By Paul Fanon, Managing Director, Global Business Solutions, Bottomline Technologies
The buzz around pan-European regulations for instant payments has died down a bit since Mairead McGuinness, European commissioner for financial services, told a conference in February that regulations for the region would be made this fall. Kind of like halftime in a football match, isn’t it? Like any good team, halftime is the time to assess the first period and prepare for the second. This is the case with instant payments. The year that many thought would be a tipping point for instant payments is almost halfway over and several issues have emerged as banks and other verticals capitalize on consumer demand and prepare for upcoming regulations.
First, let’s quantify this demand. On the banking side, instant payments have taken off in earnest. According to the European Payments Council (ECP), instant payments accounted for 1% of SEPA volume in the first quarter of 2019. This figure is now 11% in just over two years. The current program operates in 26 countries and is offered by 2,328 financial institutions. But other data shows that European consumers are lagging behind this momentum. Payments Europe reports that 88% of consumers are satisfied with current payment methods, as long as they are not cash. And when consumers were asked how they would analyze their payment methods over the next year, instant payments were only mentioned by 7% of respondents.
So there are plenty of avenues for instant payments and hopefully new regulations will push banks and merchants to increase awareness and usage. But at 7% of expected usage, it’s important to understand why they’re such a high priority for the EU Finance Committee. The main reasons are variety and continuous digitization. Banks and other payment platforms want to advocate for innovation. They want more payment methods and they want these new methods to be digital. Anything that helps consumers spend and helps businesses pay and get paid safely is a welcome addition to EU trade.
The case of regulation
When it comes to types of payment methods, the EU is a contradictory study. Its single-currency, multi-country structure adds unique complexity to cross-border payments. Also, it can be seen as a hindrance for a new method like instant payments to gain traction. As a recent report from the European Commission puts it, “the overarching problem is that the basic conditions for the commercial development of innovative European and pan-European cross-border payment products based on instant payments are not guaranteed”. It follows, then, that banks, as well as consumers, would wait for this unifying standard before going all-out with instant payments. Current practices are based on the SEPA Instant Credit Transfer Scheme, which only 64% of FIs use. It is no wonder that regulations have been pushed forward. The belief that the market would drive the business case for instant payments without regulation has been debunked.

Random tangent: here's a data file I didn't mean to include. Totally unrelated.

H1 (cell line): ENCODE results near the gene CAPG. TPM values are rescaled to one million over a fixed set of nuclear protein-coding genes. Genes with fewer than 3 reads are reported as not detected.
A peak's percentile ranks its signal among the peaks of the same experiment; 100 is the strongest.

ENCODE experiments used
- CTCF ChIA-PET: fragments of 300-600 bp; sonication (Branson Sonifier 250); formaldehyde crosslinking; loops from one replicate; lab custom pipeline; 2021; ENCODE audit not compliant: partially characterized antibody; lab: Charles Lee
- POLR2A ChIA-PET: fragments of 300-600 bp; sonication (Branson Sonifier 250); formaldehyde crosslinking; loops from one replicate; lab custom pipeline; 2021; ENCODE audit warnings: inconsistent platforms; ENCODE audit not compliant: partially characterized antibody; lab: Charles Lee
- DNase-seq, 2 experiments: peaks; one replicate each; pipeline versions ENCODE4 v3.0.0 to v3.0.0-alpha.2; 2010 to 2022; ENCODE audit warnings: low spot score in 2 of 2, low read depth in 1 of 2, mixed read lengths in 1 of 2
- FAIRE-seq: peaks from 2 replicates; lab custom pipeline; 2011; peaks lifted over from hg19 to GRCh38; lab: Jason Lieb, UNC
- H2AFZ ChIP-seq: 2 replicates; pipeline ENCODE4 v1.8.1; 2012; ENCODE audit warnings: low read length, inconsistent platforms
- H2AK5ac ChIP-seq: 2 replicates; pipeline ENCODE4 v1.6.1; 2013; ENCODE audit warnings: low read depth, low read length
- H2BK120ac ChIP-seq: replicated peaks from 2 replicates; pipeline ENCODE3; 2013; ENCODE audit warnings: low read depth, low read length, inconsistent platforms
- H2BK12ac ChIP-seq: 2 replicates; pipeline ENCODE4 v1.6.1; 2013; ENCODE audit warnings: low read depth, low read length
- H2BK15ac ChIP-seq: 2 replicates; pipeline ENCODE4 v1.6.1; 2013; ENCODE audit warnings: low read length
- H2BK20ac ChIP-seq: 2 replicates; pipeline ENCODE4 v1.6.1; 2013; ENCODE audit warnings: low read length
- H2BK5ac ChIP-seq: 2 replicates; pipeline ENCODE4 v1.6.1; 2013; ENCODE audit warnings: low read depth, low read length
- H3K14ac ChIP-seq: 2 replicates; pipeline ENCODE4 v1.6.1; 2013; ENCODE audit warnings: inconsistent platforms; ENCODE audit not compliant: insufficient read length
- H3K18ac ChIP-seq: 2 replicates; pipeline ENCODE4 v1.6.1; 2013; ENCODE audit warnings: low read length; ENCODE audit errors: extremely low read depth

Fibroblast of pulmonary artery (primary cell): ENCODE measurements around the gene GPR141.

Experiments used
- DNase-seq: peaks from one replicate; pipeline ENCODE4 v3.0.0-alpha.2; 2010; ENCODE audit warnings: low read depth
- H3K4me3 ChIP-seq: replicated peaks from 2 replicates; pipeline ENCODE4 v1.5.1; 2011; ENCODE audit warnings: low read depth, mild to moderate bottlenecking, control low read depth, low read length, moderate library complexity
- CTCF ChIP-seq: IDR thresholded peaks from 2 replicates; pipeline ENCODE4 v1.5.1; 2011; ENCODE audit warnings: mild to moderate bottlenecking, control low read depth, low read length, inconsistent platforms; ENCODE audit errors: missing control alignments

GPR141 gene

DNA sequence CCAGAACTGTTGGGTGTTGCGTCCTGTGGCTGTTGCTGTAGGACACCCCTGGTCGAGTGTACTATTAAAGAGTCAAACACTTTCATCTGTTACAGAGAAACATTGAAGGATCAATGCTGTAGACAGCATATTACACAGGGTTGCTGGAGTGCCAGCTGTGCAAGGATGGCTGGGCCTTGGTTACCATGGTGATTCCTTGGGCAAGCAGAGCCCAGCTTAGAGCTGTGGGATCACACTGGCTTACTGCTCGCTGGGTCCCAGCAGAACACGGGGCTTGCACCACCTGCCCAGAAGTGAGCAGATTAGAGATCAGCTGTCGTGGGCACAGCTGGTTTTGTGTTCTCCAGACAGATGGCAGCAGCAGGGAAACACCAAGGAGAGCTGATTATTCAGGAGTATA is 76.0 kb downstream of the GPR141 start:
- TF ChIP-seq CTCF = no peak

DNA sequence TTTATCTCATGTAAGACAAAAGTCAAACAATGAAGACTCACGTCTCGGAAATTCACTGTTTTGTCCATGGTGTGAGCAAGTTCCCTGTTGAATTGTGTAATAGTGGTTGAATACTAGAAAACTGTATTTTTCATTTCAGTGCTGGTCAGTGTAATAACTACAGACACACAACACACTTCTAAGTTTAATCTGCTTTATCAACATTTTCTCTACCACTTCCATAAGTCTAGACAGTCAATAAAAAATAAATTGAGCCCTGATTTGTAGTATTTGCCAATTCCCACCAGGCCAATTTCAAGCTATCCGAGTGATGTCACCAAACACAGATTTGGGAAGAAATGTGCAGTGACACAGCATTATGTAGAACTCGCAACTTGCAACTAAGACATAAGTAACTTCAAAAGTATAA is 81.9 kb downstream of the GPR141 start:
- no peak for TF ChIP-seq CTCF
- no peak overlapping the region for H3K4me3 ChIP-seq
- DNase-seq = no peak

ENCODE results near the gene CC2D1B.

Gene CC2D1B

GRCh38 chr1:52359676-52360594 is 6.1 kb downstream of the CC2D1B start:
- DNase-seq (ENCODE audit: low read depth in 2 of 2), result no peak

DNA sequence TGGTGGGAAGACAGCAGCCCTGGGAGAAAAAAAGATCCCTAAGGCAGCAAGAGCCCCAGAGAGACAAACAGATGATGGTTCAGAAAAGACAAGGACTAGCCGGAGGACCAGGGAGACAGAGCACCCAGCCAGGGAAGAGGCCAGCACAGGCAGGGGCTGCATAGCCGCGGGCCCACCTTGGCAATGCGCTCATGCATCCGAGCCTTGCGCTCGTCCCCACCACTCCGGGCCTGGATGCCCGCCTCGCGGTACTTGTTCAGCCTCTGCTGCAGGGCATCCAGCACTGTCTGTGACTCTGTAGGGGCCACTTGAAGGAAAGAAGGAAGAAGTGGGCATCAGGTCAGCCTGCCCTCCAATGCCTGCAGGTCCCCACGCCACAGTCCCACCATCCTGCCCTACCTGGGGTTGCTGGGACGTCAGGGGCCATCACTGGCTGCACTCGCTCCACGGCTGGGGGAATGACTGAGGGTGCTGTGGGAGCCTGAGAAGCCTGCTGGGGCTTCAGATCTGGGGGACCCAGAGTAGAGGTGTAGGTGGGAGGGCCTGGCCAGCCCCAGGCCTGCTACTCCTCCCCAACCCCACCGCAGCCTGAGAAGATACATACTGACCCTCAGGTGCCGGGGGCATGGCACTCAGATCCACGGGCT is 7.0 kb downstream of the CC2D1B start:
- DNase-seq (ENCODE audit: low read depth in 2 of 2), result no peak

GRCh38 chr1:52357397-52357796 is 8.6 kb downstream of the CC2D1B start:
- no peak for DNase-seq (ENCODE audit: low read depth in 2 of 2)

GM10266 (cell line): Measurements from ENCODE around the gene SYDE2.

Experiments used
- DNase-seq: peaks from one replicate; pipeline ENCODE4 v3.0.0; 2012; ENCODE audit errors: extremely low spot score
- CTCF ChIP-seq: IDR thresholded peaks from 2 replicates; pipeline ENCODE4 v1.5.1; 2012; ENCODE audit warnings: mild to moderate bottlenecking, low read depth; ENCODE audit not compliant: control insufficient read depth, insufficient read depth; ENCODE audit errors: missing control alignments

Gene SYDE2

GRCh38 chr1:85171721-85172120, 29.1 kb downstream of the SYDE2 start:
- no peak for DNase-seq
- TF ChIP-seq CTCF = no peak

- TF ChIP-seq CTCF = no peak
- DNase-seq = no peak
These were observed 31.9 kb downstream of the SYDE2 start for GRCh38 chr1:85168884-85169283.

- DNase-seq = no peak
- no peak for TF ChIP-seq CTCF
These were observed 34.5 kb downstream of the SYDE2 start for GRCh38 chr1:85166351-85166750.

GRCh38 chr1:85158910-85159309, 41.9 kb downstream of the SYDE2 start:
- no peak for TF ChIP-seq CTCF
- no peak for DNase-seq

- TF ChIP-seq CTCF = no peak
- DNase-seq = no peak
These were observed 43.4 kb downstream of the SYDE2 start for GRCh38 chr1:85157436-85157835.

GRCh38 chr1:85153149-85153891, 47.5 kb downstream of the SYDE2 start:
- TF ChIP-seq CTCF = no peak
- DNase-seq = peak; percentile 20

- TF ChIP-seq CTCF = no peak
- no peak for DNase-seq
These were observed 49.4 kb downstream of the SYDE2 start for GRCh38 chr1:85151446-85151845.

In order to prepare for said regulations, a small handicap is not a bad thing. If you want to read the European Commission’s tea leaves, look no further than its response to an invitation to comment on instant payments in May 2021. I expect some of these recommendations to serve as the basis for regulations. Most important: 1) Increase fraud prevention for instant payments, both domestic and cross-border. 2) Consistent fee structures for banks, merchants and consumers. 3) Reconcile instant payments with regulatory compliance and sanction control; 4) Interoperability of SEPA-based systems and technical standards and 5) Consistent liquidity requirements.
All of this leaves banks, businesses and merchants to seek new technological solutions to prepare for the inevitability of regulations. On one level, it’s simple. Preparation spell API. APIs are the intersections of digital data that drive innovation and connect those innovations to consumers. They have often been mentioned in tandem with open banking because data sharing depends on access to APIs. Banks sometimes don’t realize that APIs have current use cases (mobile banking) and are needed for short- and long-term use cases. Instant payments and compliance with regulations around them will require APIs. Legacy infrastructure will not play into the future of EU payments.
No discussion of instant payments – or any other payment – would be complete without mentioning digital currency. The European Commission is currently consulting on the development of a central bank digital currency (CBDC) as part of an ongoing effort to “reduce fragmentation in the European retail payments market and promote competition and transparency”. innovation (including the full deployment of instant payments and industry initiatives) to offer pan-European payment services.So the connection is made early between CBDCs and instant payments.But again, consumer awareness and planned use are far behind on this issue.In March, an ECB report showed that most consumers believed that the digital euro was not a different cryptocurrency from Bitcoin and assumed that this would lead to the phasing out of cash.Some even thought it would be used as a form of personal surveillance.
Conclusion: The development of instant payments is worth the investment in EU resources and bank readiness. The global economy is digital. And while digital currencies are yet to be sorted, the way is clear to implement strong regulations that work for all parties.